The child sexual abuse accommodation syndrome (CSAAS), identified by Roland C. Summit in 1983, describes a common disclosure pattern for victims of child sexual assault (CSA). The syndrome was developed on the basis of clinical observations of victims made by Summit and other treatment professionals. According to Summit, secondary trauma results when the child’s allegations of sexual abuse are met with anger and disbelief by trusted adults (e.g., parents, clinicians). Summit’s aim in documenting the disclosure process was to increase understanding of CSA among treatment professionals, and to encourage validation and therapeutic intervention for victims.
The CSAAS has five components: (1) secrecy; (2) helplessness; (3) entrapment and accommodation; (4) delayed, unconvincing disclosure; and (5) retraction. The first two components are implicit vulnerabilities of children exploited by perpetrators of CSA; the latter three are chronological stages in the CSA disclosure process. Children’s submissiveness allows them to be easily coerced by adults. Threats such as retaliation and dissolution of the family (particularly when a parent is the perpetrator), as well as blaming the child, are methods used to elicit secrecy and compliance, and signal to the child that what is happening is inappropriate. Contrary to popular belief, the majority of CSA is perpetrated by a trusted adult such as a parent, relative, or close family friend, which may magnify the child’s feelings of helplessness. According to Summit, the psychological survival of the child depends largely on his or her ability to adjust or accommodate to the ongoing abuse. For example, children may cope with the abuse by taking responsibility for it. This coping mechanism may be a less traumatic alternative to accepting that they were abused by someone they rely on for care and protection. It may also provide the child with some feeling of control over the abuse, including an ability to end it (e.g., the child may think, “If I act differently the abuse will stop”). As a result of the child’s fear and sense of helplessness, disclosure generally occurs long after the abuse and is characterized by indecisiveness and hesitation. This delayed, unconvincing disclosure can make the allegation appear fabricated, and the child may be further victimized by the disbelief and anger from adults who learn of the abuse. In response, the child’s accusation may be spontaneously retracted in an effort to repair the damage caused by the disclosure, or because the child is pressured to withdraw his or her claim.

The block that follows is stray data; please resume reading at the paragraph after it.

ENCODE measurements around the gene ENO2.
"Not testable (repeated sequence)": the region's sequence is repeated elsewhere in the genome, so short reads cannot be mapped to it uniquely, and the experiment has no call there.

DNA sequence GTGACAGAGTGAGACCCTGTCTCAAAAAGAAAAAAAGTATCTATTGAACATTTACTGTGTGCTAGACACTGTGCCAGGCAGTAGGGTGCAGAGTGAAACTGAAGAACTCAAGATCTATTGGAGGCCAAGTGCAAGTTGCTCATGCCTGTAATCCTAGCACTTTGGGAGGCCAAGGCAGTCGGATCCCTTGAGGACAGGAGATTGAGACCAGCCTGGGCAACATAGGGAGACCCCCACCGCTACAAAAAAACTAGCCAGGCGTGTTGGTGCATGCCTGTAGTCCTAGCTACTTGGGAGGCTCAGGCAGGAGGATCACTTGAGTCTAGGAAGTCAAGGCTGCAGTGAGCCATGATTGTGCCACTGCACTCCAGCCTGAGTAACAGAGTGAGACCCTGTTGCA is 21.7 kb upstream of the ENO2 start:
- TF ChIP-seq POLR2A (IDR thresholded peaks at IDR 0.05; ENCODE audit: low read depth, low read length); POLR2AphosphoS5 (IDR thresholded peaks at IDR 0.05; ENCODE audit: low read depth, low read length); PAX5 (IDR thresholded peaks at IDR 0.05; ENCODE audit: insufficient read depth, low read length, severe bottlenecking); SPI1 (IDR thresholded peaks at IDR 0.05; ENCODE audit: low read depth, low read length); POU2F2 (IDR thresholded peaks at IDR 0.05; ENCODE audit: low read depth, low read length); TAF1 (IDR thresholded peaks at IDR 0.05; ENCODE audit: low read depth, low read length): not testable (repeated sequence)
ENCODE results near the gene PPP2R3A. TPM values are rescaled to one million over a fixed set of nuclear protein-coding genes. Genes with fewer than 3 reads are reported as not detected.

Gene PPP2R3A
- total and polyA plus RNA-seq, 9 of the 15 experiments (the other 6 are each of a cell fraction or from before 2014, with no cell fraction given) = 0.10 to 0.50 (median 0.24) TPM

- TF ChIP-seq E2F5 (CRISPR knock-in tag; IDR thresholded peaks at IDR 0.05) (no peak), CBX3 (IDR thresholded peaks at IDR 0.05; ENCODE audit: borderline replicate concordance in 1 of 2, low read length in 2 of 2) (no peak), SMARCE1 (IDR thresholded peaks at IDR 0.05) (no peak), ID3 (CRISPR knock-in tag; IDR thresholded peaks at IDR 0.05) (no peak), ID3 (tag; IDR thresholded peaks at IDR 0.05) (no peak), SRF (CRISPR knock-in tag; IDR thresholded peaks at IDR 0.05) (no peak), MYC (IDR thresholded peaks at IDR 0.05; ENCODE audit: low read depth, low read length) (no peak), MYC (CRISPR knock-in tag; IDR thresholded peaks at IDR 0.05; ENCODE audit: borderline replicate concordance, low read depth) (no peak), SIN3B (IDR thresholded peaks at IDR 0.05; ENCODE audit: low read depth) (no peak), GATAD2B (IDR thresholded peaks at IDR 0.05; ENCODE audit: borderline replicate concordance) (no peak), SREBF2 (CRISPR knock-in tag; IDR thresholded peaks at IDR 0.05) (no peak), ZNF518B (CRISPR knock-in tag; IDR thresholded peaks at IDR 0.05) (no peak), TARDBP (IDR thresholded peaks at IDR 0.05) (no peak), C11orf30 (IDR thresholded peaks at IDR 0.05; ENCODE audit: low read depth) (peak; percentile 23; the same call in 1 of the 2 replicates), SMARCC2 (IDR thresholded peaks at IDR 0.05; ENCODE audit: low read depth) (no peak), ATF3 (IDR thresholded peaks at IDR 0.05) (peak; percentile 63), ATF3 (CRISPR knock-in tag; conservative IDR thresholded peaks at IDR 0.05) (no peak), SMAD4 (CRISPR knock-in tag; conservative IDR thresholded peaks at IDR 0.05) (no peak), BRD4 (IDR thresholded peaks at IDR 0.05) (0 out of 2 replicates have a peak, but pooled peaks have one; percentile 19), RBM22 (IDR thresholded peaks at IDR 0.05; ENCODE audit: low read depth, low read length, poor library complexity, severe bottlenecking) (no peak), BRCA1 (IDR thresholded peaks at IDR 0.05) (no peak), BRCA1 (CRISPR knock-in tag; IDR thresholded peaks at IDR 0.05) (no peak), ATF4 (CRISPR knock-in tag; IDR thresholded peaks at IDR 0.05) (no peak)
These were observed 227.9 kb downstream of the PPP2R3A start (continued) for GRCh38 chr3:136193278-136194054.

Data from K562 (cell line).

It is critical for the long-term psychological health of victims that their experiences be validated and their innocence acknowledged. However, due to the confounding pattern of disclosure, the veracity of legitimate allegations is frequently disputed. Consequently, Summit developed the CSAAS with the goal of increasing awareness among treatment professionals as to why that pattern exists. Of note, the CSAAS was developed on the basis of legitimate sexual abuse; therefore, it cannot be used as a diagnostic tool to identify victims of CSA. Furthermore, there has been a general lack of empirical study of the CSAAS, and the few existing studies have yielded equivocal results. Thus, testimony regarding the CSAAS is controversial and is often inadmissible in court. Future research on this topic is clearly warranted.
- Summit, R. C. (1983). The child sexual abuse accommodation syndrome. Child Abuse & Neglect, 7, 177–193.
- Summit, R. C. (1992). Abuse of the child sexual abuse accommodation syndrome. Journal of Child Sexual Abuse, 1(4), 153–163.
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